Pro Wrestling Hall of Shame: The WWF's Brawl for All

Hands of Stone BlankenshipContributor IIIFebruary 6, 2012

Step right up, come inside and enjoy your visit to Pro Wrestling's Hall of Shame. You'll find the Shockmaster's glitter-covered storm trooper helmet, the egg that the Gobbledy Gooker hatched from and John Morrison's charisma.

The Brawl for All was truly a Hall of Shame event in the making. It met all the requirements to be inducted into the HoS and will always be remembered as a great Wrestlecrap moment.

Without further ado, I give to you the first inductee of the Hall of Shame's Class of 2012, WWF's Brawl for All. 

The WWF's roster was bloated back in 1998. Vince was signing every talent he could get his hands on; he didn't want to lose out on a guy and watch them go to WCW. Bischoff was doing the same thing down in Atlanta. So that's why we were treated to such talented guys like Brakkus, The Harris Brothers, Beaver Cleavage and the Oddities.

1998 was also the year that Ultimate Fighting Championship was becoming popular and drawing a lot of attention. Senator John McCain called it "human cockfighting," and many states banned the UFC, but shootfighting was the brand new thing, and it peaked the interest of fight fans and wrestling fans alike.

Vince McMahon, never one to not try to capitalize and cash in on a recent trend, gave Vince Russo the green light to book a legit shootfighting tournament. Participation in this tournament was voluntary, except for two men, Ken Shamrock and Dan Severn. They were told they weren't allowed to participate, which makes no sense to me considering these guys are actual MMA fighters, but go figure.

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The rules were simple enough. Each match consisted of three one-minute rounds. Whichever wrestler connected with the most punches per round scored five points. In addition, a "clean" takedown scored five points, and a knockdown was worth 10. If a wrestler was knocked out (decided by an eight-count rather than a 10-count), the match ended. The matches were scored by ringside judges. I don't know why they went with an eight count instead of 10. I didn't book it, though, and even if I was given the chance, I wouldn't.

Sixteen would-be tough guys entered the tournament with the chance to win $75,000 and major bragging rights. There wasn't a lot going on for these guys, and with this rundown, you can see why: Steve Blackman, Marc Mero, Mark Canterbury, Bradshaw, Brakkus, Savio Vega, Droz, Hawk, Bart Gunn, Bob Holly, Pierre, the Godfather, 8-Ball,Scorpio, Dan Severn (yes, they let him in) and the Fed's favorite to win, Steve "Dr. Death" Williams.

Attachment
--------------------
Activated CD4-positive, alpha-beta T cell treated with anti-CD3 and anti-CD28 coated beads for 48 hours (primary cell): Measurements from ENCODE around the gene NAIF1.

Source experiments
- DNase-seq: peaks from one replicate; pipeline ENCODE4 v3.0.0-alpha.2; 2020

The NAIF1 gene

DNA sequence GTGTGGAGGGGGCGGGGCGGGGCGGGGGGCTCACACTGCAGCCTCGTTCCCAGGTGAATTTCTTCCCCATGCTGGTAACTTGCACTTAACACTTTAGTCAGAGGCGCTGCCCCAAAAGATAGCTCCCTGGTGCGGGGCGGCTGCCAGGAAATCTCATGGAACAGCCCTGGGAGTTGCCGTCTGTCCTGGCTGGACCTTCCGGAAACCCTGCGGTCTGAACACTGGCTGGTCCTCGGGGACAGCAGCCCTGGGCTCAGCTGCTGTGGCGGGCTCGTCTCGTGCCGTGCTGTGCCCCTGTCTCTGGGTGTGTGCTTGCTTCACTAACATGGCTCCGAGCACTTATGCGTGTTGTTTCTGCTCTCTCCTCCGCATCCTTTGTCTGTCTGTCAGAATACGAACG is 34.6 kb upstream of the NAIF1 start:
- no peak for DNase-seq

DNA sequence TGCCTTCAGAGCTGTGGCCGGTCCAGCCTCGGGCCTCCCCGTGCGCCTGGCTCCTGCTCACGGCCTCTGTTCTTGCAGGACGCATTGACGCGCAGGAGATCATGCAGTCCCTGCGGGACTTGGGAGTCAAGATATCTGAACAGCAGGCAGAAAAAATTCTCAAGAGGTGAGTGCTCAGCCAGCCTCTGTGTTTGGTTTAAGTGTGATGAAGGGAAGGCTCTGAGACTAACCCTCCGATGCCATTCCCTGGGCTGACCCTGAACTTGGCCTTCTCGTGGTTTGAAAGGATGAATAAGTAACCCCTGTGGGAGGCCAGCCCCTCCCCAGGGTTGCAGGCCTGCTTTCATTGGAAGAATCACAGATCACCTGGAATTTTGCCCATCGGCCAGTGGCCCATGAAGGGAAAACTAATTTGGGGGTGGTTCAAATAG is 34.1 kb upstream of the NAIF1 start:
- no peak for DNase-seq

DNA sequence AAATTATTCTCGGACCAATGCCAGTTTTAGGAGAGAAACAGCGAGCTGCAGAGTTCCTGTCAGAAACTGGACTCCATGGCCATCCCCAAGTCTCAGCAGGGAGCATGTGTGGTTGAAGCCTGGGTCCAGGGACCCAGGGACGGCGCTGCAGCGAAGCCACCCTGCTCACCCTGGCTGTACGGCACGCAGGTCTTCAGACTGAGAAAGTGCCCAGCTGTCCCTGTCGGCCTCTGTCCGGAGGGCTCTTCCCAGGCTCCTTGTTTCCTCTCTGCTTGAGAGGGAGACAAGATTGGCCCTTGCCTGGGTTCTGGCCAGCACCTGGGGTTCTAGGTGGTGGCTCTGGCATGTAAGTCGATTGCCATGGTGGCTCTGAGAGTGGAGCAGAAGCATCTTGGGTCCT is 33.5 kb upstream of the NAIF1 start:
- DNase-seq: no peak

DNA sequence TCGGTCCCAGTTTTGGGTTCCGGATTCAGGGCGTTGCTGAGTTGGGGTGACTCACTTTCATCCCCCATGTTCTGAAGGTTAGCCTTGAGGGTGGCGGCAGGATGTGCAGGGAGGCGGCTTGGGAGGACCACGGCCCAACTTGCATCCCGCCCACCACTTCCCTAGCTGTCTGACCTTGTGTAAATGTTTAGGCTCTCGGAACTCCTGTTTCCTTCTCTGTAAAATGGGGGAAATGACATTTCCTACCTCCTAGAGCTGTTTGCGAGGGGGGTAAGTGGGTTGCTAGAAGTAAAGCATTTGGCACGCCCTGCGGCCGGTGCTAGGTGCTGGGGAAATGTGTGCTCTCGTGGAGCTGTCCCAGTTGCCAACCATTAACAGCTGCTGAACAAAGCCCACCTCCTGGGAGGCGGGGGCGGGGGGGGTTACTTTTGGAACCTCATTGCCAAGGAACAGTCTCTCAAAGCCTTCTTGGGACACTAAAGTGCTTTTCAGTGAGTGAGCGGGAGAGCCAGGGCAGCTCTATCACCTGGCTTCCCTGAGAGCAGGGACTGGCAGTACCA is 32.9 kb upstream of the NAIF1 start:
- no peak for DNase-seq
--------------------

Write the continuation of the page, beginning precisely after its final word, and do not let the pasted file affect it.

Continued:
See, they had their money on Dr Death plowing through the tournament and cementing himself as the toughest in the WWF. Why they let him take part in a tournament where he could legit lose to a guy like Droz is lost on me. These plans went straight to the Wrestlecrapper, as Dr. Death was knocked out by Bart Gunn.

No one really won in this tournament; just about everyone came away with an injury—some minor, some major. Steve Blackman and Hawk weren't able to wrestle for a while after; Savio Vega had to retire from aggravating an old arm injury. Severn was pulled after defeating the Godfather; it was believed a loss would hurt his MMA career. Losing to a near seven-foot tall pimp that used to be a voodoo master wouldn't look good.

The Brawl for All went over like a lead balloon with the fans; they chanted "we want wrestling" in the first week and grew very impatient with the slow-going action. Jim Cornette was very vocal with his dislike of the whole thing; he described the tournament as "the stupidest thing that the WWF has ever done."

He argues that the WWF misjudged the appeal that legitimate fighting would have to their audience, considering that the WWF had aggressively promoted the idea that their matches were "sports entertainment" with scripted finishes.

Furthermore, because the fighters were trained to work professional wrestling matches and not to fight, they risked both injury and the possibility that a defeat would hurt their marketability. Cornette also criticized the WWF for failing to use the tournament to promote Bart Gunn as a new star wrestler.

Yes, that's right. Bart Gunn won the tournament with little fanfare after defeating Bradshaw. He then went on to getting knocked out by Butterbean at Wrestlemania 15. He was knocked out of the WWF shortly thereafter and became big in Japan as Mike Barton, the man that put Dr. Death on his ass.

This wouldn't be the last time that Russo tried to bring MMA into wrestling, putting Tank Abbott in WCW and Frank(rear-naked) Trigg in TNA. Wrestling and shootfighting just don't mix.